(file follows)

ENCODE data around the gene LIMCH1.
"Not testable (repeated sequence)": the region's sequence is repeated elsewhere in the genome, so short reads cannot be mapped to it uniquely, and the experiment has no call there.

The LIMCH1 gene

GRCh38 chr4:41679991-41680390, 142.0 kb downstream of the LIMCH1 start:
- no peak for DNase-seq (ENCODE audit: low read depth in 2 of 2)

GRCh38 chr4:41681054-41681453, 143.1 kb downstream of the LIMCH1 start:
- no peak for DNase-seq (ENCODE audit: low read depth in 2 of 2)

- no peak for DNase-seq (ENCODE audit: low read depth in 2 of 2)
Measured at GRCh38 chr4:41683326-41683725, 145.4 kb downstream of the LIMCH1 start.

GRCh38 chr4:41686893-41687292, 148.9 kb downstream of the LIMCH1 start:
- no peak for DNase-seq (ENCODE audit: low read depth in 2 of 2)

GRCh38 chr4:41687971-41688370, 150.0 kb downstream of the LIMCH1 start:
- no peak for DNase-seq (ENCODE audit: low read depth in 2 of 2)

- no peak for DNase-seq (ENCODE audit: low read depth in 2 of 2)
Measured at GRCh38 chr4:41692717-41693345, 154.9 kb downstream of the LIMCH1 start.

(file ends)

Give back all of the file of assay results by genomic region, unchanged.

ENCODE data around the gene LIMCH1.
"Not testable (repeated sequence)": the region's sequence is repeated elsewhere in the genome, so short reads cannot be mapped to it uniquely, and the experiment has no call there.

The LIMCH1 gene

GRCh38 chr4:41679991-41680390, 142.0 kb downstream of the LIMCH1 start:
- no peak for DNase-seq (ENCODE audit: low read depth in 2 of 2)

GRCh38 chr4:41681054-41681453, 143.1 kb downstream of the LIMCH1 start:
- no peak for DNase-seq (ENCODE audit: low read depth in 2 of 2)

- no peak for DNase-seq (ENCODE audit: low read depth in 2 of 2)
Measured at GRCh38 chr4:41683326-41683725, 145.4 kb downstream of the LIMCH1 start.

GRCh38 chr4:41686893-41687292, 148.9 kb downstream of the LIMCH1 start:
- no peak for DNase-seq (ENCODE audit: low read depth in 2 of 2)

GRCh38 chr4:41687971-41688370, 150.0 kb downstream of the LIMCH1 start:
- no peak for DNase-seq (ENCODE audit: low read depth in 2 of 2)

- no peak for DNase-seq (ENCODE audit: low read depth in 2 of 2)
Measured at GRCh38 chr4:41692717-41693345, 154.9 kb downstream of the LIMCH1 start.